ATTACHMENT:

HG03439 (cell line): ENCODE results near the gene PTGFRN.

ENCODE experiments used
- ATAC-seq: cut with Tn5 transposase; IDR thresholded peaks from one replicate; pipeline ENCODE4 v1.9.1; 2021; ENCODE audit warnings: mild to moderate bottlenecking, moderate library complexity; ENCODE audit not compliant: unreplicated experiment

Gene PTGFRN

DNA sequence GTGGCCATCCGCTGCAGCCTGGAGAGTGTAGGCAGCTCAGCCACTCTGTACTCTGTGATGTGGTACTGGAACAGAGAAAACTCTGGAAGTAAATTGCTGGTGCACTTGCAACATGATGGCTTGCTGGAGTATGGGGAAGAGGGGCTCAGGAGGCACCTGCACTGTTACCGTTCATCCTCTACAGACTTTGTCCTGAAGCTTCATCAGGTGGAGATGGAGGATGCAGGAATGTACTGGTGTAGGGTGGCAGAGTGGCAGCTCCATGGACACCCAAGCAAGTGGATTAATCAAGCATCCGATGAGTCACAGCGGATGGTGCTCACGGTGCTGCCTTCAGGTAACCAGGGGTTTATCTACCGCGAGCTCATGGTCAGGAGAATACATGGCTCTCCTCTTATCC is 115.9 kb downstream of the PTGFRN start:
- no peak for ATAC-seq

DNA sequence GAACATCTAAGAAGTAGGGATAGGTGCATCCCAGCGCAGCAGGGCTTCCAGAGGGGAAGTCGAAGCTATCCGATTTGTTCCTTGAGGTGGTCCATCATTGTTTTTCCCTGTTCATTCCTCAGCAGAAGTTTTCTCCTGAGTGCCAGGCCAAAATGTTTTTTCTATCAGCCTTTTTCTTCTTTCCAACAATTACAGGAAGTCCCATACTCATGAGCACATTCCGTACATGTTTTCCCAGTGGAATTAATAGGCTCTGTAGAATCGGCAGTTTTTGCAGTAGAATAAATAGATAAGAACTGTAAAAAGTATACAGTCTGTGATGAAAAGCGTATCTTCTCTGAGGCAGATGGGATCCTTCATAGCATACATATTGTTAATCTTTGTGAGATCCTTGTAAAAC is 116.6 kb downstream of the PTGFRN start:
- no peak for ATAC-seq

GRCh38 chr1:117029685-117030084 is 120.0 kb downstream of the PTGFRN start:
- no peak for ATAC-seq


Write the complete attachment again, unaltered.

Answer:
HG03439 (cell line): ENCODE results near the gene PTGFRN.

ENCODE experiments used
- ATAC-seq: cut with Tn5 transposase; IDR thresholded peaks from one replicate; pipeline ENCODE4 v1.9.1; 2021; ENCODE audit warnings: mild to moderate bottlenecking, moderate library complexity; ENCODE audit not compliant: unreplicated experiment

Gene PTGFRN

DNA sequence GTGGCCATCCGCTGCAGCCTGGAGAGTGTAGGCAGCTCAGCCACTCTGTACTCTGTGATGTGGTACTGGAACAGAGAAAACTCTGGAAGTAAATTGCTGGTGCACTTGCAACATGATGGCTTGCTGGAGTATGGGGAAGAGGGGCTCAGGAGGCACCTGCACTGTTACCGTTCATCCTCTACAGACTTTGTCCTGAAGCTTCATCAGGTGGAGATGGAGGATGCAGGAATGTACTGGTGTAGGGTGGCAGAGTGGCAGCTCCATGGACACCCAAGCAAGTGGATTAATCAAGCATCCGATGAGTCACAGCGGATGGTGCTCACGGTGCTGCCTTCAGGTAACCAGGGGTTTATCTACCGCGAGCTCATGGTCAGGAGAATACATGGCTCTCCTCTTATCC is 115.9 kb downstream of the PTGFRN start:
- no peak for ATAC-seq

DNA sequence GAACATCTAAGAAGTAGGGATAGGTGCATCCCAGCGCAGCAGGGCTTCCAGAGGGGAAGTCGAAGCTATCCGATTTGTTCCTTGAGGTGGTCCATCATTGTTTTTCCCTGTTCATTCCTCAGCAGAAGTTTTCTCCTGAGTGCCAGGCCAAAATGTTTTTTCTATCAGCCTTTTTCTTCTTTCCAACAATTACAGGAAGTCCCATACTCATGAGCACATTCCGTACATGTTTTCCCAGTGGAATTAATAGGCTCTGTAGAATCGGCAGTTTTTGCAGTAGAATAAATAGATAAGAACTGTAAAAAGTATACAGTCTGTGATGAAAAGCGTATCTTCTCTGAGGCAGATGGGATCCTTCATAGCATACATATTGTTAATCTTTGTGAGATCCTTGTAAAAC is 116.6 kb downstream of the PTGFRN start:
- no peak for ATAC-seq

GRCh38 chr1:117029685-117030084 is 120.0 kb downstream of the PTGFRN start:
- no peak for ATAC-seq